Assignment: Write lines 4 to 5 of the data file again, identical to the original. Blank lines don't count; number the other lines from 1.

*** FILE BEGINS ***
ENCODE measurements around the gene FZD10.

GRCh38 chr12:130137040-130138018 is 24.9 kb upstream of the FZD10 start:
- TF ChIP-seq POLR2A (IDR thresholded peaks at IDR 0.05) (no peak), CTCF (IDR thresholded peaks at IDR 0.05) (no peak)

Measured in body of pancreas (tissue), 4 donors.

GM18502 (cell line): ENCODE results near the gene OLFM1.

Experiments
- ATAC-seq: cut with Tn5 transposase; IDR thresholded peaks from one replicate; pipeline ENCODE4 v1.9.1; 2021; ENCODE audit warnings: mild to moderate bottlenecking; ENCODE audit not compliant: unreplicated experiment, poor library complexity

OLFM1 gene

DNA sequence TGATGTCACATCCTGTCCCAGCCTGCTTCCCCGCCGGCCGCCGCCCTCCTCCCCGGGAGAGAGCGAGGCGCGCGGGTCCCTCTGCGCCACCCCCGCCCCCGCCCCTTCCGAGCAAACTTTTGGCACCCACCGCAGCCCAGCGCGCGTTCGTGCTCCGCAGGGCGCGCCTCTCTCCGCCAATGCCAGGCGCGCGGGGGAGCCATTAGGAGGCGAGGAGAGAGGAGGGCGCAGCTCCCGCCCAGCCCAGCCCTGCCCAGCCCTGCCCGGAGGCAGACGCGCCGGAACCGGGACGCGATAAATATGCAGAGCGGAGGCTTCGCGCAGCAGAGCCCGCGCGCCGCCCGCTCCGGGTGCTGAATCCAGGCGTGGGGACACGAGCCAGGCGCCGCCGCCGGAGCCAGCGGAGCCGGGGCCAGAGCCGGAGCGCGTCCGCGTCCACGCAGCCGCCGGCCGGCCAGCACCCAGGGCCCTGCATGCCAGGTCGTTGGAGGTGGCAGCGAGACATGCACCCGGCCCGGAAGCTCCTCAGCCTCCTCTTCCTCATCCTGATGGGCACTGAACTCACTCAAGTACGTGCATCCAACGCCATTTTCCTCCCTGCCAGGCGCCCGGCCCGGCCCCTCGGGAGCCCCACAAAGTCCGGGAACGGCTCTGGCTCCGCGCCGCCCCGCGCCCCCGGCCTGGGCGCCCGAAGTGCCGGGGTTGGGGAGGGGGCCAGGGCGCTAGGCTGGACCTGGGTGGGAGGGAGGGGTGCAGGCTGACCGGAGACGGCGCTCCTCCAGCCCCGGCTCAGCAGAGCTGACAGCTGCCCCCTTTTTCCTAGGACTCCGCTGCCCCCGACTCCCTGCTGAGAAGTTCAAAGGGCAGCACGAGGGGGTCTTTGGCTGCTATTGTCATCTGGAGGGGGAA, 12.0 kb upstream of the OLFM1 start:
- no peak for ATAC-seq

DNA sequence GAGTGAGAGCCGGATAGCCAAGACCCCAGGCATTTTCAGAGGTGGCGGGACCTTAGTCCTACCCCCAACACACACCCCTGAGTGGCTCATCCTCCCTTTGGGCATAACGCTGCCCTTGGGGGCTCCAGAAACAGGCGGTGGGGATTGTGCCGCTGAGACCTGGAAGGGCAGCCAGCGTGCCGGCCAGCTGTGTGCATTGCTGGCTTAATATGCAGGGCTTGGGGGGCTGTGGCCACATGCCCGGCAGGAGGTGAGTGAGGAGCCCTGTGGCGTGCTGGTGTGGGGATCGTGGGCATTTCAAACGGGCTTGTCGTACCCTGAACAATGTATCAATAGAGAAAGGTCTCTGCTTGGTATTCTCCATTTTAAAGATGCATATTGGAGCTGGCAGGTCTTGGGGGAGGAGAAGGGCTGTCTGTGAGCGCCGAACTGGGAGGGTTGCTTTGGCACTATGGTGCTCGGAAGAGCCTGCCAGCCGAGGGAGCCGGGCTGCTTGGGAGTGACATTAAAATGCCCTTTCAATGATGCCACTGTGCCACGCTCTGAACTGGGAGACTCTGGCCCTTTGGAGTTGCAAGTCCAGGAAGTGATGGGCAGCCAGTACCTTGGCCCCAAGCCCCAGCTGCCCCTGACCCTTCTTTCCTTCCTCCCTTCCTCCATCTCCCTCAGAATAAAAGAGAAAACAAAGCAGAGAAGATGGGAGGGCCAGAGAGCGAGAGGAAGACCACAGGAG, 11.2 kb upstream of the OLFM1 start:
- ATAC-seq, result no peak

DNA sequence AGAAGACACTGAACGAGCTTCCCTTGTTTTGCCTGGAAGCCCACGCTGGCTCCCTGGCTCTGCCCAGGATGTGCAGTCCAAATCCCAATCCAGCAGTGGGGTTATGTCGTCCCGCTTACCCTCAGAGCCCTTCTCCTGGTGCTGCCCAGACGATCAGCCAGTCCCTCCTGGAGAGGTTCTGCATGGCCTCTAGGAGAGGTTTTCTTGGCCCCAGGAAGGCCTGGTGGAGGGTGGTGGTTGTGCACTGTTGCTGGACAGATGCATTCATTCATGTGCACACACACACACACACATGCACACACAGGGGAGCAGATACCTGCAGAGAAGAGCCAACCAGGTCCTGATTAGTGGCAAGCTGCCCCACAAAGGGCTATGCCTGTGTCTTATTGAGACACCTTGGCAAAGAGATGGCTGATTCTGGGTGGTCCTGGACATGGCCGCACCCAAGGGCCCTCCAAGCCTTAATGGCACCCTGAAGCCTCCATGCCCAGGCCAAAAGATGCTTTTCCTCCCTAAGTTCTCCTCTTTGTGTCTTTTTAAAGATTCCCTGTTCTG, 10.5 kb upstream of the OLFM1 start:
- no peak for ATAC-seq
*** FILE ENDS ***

Measured in body of pancreas (tissue), 4 donors.

GM18502 (cell line): ENCODE results near the gene OLFM1.